Zinn performed the same operation on American history; in the decades since his book was published similar efforts have targetted the Founding Fathers, pioneers, Presidents, and other symbolically important figures. Each time, the nation itself is called into question, and its moral foundations undermined. The current activist push of “Critical Race Theory” is only the latest chapter of this story.
After subverting and denouncing every admirable figure in American history, CRT aims to build a replacement framework, in which imposing “anti-racist” political policies involving reparations, affirmative action and the political disenfranchisement of collectively guilty “racist” white groups is the logical moral conclusion of all modern history. Ironically, conservative pushback is used to reinforce this claim, since it allows Leftist activists to present themselves as oppressed, and subversive – despite their cultural hegemony and dominance of education and increasingly the judicial system.
What would effective opposition to this enterprise look like? What it definitely does not look like is civil “debate” over “the issues”, as if emotional and aesthetic perceptions in general are altered through reason. Once a propaganda narrative of history has been effectively implanted, it is almost impossible to excise with facts. As infamous KGB defector and one-time professional propagandist Yuri Bezmenov put it: “A person who was demoralized is unable to assess true information. The facts tell nothing to him.” The problem is not intellectual, but psychological. Demoralize a man for decades, and no factual argument will change his self-perception; even when facts are accepted in theory, the frame remains negative and reasserts itself instantly once the “civil debate” ends.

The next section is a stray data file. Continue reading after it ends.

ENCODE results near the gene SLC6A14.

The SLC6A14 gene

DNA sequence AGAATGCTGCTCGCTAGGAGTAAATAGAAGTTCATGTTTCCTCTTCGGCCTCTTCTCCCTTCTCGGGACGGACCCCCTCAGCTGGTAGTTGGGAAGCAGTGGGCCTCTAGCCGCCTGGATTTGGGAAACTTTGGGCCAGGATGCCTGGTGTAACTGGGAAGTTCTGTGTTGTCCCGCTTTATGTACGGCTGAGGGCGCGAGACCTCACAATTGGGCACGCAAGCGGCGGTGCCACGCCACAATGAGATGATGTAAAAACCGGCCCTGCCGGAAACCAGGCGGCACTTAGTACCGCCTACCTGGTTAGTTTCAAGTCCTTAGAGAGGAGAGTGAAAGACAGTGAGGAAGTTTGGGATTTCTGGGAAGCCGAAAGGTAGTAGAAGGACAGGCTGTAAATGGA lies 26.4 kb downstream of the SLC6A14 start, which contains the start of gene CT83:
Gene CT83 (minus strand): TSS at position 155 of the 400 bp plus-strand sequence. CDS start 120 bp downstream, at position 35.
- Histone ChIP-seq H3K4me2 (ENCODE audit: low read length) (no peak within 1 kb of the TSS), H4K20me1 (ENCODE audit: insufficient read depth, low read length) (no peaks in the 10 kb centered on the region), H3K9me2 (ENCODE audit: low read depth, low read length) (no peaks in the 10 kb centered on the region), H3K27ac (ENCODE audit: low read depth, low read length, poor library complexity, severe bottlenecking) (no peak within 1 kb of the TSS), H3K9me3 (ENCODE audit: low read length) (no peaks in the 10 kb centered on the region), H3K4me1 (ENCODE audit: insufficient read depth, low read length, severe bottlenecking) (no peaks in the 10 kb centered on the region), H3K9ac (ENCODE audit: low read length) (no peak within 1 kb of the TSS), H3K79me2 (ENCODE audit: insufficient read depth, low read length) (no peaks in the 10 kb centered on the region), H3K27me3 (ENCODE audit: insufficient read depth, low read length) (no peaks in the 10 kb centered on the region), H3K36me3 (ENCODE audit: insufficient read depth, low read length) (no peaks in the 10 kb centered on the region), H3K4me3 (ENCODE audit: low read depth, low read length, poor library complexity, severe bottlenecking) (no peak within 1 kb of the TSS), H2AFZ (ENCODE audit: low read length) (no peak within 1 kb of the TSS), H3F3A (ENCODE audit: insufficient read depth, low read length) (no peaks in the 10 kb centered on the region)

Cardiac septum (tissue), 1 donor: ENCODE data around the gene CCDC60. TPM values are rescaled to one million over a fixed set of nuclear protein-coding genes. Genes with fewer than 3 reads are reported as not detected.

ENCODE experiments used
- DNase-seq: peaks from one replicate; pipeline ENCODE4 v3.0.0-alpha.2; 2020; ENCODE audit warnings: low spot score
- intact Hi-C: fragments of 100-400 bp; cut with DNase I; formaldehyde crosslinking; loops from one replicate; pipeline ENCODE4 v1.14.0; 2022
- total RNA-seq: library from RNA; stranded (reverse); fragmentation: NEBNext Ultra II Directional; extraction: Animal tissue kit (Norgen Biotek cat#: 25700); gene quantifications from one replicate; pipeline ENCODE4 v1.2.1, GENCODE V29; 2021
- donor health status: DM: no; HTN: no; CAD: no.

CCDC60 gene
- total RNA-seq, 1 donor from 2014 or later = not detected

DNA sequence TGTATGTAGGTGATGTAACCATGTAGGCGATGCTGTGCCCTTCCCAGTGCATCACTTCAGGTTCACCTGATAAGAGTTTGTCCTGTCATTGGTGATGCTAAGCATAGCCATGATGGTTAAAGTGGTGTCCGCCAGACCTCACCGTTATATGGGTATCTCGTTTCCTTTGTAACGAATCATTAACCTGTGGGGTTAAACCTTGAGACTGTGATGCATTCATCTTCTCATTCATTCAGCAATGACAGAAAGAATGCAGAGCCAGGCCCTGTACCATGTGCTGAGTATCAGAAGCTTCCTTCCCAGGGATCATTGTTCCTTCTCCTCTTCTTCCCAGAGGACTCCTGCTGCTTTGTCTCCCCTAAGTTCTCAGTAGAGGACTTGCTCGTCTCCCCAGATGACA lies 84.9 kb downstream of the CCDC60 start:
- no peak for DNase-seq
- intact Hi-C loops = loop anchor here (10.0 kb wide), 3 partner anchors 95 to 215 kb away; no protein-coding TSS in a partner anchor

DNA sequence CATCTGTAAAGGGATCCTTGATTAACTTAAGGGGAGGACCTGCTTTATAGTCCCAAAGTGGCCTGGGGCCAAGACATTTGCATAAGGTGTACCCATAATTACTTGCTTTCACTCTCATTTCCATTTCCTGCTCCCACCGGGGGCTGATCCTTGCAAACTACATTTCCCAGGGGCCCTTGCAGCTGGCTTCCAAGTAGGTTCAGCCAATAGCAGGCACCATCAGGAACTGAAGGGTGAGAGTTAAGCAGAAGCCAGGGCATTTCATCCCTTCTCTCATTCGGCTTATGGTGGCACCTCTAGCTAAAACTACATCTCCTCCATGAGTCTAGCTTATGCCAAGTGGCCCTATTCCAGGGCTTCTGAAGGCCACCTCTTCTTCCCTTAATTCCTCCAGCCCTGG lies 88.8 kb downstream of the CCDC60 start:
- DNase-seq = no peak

Propaganda works by making endlessly unfulfilled promises that the revolutionary utopia is always around the next corner, that in order to achieve it just one more symbol must be torn down. Conservatives often operate under the premise that this “progress” can be stopped or reversed, but a study of 20th-century revolutionary movements shows this is untrue. What is actually needed in fact is not a defense of America, but a counteroffensive against the version of America produced by the Left. After forty years of iconoclasm, the story of our historical origins requires complete reconstruction. Just as Zinn undermined American history by striking at its roots, we must reclaim the mythical, propaganda value of America’s origins. Similarly, a new view of American history must begin by reframing the story of the European explorers of the 15th and 16th centuries.